Comparison of Different NAT Traversal Techniques for Media Controlled by the Real-Time Streaming Protocol (RTSP) (RFC7604)
Original Publication Date: 2015-Sep-01
Included in the Prior Art Database: 2016-Feb-04
Internet Society Requests For Comment (RFCs)
M. Westerlund: AUTHOR [+1]
Today there is a proliferating deployment of different types of Network Address Translator (NAT) boxes that in many cases only loosely follow standards [RFC3022] [RFC2663] [RFC3424] [RFC4787] [RFC5382]. NATs cause discontinuity in address realms [RFC3424]; therefore, an application protocol, such as the Real-Time Streaming Protocol (RTSP) [RFC2326] [RTSP], needs to deal with such discontinuities caused by NATs. The problem is that, being a media control protocol managing one or more media streams, RTSP carries network address and port information within its protocol messages. Because of this, even if RTSP itself, when carried over the Transmission Control Protocol (TCP) [RFC793], for example, is not blocked by NATs, its media streams may be blocked by NATs. This will occur unless special protocol provisions are added to support NAT traversal.
Internet Engineering Task Force (IETF) M. Westerlund Request for Comments: 7604 Ericsson Category: Informational T. Zeng ISSN: 2070-1721 PacketVideo Corp September 2015
Comparison of Different NAT Traversal Techniques for Media Controlled by the Real-Time Streaming Protocol (RTSP)
This document describes several Network Address Translator (NAT) traversal techniques that were considered to be used for establishing the RTP media flows controlled by the Real-Time Streaming Protocol (RTSP). Each technique includes a description of how it would be used, the security implications of using it, and any other deployment considerations it has. There are also discussions on how NAT traversal techniques relate to firewalls and how each technique can be applied in different use cases. These findings were used when selecting the NAT traversal for RTSP 2.0, which is specified in a separate document.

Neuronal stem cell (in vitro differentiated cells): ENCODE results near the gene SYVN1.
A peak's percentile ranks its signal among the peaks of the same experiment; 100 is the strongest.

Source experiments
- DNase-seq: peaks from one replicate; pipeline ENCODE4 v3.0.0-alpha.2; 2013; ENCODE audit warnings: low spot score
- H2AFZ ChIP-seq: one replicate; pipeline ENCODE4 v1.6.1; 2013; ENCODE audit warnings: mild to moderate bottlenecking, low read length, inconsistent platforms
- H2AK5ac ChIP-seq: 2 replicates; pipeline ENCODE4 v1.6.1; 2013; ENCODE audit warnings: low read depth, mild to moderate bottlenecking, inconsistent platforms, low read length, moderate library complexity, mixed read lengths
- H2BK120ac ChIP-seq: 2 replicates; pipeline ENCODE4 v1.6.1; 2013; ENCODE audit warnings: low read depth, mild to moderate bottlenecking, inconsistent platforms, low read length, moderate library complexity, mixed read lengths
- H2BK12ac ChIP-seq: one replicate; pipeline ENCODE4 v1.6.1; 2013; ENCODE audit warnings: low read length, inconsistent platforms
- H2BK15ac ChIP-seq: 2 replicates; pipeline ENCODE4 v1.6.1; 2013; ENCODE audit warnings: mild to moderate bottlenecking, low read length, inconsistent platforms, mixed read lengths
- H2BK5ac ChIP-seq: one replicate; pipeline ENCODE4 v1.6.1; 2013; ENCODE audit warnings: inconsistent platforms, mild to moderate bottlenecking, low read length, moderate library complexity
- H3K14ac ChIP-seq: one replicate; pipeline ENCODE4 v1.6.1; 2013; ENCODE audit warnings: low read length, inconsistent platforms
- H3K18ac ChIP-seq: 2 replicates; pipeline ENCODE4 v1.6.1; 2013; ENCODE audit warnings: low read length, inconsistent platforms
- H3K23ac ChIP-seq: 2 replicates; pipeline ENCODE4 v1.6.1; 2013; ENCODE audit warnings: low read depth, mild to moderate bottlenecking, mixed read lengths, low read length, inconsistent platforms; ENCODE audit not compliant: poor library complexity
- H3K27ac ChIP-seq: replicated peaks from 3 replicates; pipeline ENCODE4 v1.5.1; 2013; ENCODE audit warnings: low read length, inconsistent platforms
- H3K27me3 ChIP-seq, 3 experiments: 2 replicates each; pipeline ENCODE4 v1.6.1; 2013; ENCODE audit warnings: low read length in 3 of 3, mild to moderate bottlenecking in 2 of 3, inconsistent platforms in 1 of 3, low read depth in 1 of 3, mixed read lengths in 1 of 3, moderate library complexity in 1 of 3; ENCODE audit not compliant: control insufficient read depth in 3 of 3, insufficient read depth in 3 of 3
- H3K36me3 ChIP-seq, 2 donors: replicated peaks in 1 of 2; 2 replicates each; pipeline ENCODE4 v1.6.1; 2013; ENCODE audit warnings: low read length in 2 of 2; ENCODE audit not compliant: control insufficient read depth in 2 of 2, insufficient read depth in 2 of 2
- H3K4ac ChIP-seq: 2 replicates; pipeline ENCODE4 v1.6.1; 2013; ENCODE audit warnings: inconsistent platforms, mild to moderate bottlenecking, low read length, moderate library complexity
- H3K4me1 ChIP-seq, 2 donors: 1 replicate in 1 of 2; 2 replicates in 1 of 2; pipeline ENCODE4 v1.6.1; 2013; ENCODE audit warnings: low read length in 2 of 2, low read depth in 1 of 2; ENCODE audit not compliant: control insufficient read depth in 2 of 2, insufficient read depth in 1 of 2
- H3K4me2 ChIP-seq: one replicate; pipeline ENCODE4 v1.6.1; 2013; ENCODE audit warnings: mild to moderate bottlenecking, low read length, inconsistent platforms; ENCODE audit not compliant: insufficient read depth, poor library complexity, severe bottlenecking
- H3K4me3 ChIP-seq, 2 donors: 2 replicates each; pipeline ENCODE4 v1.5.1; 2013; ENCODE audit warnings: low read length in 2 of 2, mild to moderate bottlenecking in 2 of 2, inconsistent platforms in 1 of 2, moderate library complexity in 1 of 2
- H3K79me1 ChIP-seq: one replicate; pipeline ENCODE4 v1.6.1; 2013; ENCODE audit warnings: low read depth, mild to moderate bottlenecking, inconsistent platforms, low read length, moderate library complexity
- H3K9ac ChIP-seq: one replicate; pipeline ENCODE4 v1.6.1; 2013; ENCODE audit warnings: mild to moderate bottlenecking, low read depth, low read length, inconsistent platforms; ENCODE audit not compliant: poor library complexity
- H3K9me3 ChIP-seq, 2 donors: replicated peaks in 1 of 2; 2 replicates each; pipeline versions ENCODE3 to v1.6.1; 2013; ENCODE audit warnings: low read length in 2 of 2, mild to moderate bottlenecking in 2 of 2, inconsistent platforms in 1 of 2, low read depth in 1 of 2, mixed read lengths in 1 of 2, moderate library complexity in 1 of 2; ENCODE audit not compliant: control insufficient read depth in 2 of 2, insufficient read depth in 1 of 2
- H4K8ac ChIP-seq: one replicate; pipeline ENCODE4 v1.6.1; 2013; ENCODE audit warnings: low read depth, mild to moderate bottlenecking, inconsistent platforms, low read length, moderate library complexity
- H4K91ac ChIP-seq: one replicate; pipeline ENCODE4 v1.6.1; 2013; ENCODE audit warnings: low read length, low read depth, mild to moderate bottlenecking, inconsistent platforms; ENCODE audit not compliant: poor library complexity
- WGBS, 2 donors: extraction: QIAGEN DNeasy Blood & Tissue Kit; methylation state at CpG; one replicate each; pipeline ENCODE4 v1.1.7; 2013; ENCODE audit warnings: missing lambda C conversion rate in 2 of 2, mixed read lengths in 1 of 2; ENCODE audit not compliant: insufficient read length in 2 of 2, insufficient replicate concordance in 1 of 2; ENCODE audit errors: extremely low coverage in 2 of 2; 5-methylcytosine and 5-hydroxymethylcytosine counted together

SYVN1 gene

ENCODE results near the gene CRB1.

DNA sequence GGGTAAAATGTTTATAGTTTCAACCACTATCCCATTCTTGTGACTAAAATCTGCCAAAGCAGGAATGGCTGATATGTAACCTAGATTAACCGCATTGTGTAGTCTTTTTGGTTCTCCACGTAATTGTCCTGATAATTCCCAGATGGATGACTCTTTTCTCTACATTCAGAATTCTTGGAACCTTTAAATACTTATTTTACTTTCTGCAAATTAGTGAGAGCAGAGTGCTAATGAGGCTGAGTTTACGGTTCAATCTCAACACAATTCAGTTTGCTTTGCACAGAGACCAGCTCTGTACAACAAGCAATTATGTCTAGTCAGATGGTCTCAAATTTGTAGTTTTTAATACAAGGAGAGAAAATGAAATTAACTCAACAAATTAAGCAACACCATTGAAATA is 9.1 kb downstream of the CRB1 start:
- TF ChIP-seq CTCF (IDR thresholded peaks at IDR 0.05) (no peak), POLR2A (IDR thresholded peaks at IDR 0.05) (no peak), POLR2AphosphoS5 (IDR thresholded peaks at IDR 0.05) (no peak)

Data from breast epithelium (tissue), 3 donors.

Status of This Memo
This document is not an Internet Standards Track specification; it is published for informational purposes.
This document is a product of the Internet Engineering Task Force (IETF). It represents the consensus of the IETF community. It has received public review and has been approved for publication by the Internet Engineering Steering Group (IESG). Not all documents approved by the IESG are a candidate for any level of Internet Standard; see Section 2 of RFC 5741.
Information about the current status of this document, any errata, and how to provide feedback on it may be obtained at http://www.rfc-editor.org/info/rfc7604.
Zeng Informational [Page 1]
RFC 7604 Evaluation of NAT Traversal for RTSP September 2015
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